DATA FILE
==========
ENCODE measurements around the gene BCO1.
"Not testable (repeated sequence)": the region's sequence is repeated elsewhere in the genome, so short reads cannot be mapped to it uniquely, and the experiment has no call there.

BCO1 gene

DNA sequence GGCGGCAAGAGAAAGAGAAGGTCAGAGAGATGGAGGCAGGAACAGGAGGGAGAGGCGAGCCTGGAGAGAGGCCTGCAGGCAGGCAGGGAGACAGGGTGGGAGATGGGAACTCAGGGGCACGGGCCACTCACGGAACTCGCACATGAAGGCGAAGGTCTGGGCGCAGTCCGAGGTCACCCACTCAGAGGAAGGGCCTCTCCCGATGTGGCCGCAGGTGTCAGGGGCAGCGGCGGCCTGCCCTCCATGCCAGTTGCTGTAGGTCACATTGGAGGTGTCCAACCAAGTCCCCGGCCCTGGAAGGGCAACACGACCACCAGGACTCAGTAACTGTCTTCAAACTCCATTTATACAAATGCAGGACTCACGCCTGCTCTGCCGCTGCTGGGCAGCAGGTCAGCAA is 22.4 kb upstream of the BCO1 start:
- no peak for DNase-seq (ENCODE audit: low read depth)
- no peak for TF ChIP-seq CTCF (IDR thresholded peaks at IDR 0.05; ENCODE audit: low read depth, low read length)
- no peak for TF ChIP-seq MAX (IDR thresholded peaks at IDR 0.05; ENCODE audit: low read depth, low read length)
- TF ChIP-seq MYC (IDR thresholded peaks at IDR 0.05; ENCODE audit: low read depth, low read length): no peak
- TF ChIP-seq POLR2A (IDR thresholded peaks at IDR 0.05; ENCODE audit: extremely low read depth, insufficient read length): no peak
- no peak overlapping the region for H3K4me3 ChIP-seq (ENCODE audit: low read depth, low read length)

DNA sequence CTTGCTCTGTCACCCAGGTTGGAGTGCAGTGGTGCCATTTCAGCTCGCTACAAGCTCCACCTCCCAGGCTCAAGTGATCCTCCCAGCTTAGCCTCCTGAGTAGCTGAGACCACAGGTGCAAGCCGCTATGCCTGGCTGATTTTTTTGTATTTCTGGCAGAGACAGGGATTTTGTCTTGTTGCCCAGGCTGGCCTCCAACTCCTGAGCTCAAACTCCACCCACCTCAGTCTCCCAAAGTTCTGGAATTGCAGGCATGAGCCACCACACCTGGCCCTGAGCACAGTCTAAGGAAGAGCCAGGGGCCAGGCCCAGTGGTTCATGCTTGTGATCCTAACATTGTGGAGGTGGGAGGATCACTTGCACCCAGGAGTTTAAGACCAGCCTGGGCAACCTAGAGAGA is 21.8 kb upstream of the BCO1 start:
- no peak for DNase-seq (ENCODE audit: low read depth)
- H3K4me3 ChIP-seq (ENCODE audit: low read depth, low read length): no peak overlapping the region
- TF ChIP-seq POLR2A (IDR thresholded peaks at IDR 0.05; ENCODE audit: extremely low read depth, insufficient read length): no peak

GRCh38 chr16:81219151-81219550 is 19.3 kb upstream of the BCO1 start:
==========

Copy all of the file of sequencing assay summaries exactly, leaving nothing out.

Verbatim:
ENCODE measurements around the gene BCO1.
"Not testable (repeated sequence)": the region's sequence is repeated elsewhere in the genome, so short reads cannot be mapped to it uniquely, and the experiment has no call there.

BCO1 gene

DNA sequence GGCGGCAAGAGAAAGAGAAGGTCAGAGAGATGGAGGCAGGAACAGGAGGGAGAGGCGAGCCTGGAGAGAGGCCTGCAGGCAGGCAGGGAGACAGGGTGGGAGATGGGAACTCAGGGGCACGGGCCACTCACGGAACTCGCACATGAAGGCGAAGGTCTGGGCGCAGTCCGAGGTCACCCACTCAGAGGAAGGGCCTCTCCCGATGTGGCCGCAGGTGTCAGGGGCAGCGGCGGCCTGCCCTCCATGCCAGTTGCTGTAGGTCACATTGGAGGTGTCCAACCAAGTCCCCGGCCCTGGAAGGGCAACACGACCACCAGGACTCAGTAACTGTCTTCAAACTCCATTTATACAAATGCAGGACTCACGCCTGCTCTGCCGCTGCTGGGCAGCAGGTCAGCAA is 22.4 kb upstream of the BCO1 start:
- no peak for DNase-seq (ENCODE audit: low read depth)
- no peak for TF ChIP-seq CTCF (IDR thresholded peaks at IDR 0.05; ENCODE audit: low read depth, low read length)
- no peak for TF ChIP-seq MAX (IDR thresholded peaks at IDR 0.05; ENCODE audit: low read depth, low read length)
- TF ChIP-seq MYC (IDR thresholded peaks at IDR 0.05; ENCODE audit: low read depth, low read length): no peak
- TF ChIP-seq POLR2A (IDR thresholded peaks at IDR 0.05; ENCODE audit: extremely low read depth, insufficient read length): no peak
- no peak overlapping the region for H3K4me3 ChIP-seq (ENCODE audit: low read depth, low read length)

DNA sequence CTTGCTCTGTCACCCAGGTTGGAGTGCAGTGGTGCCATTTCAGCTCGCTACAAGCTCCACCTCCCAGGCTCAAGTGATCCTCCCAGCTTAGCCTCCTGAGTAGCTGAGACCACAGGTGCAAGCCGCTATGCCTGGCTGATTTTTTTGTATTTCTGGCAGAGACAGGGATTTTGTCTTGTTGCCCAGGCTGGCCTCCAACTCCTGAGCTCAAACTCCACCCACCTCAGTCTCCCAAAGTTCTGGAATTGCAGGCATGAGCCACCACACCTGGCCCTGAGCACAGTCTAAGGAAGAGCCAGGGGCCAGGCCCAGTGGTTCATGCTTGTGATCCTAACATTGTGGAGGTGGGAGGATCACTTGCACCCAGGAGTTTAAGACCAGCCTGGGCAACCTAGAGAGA is 21.8 kb upstream of the BCO1 start:
- no peak for DNase-seq (ENCODE audit: low read depth)
- H3K4me3 ChIP-seq (ENCODE audit: low read depth, low read length): no peak overlapping the region
- TF ChIP-seq POLR2A (IDR thresholded peaks at IDR 0.05; ENCODE audit: extremely low read depth, insufficient read length): no peak

GRCh38 chr16:81219151-81219550 is 19.3 kb upstream of the BCO1 start: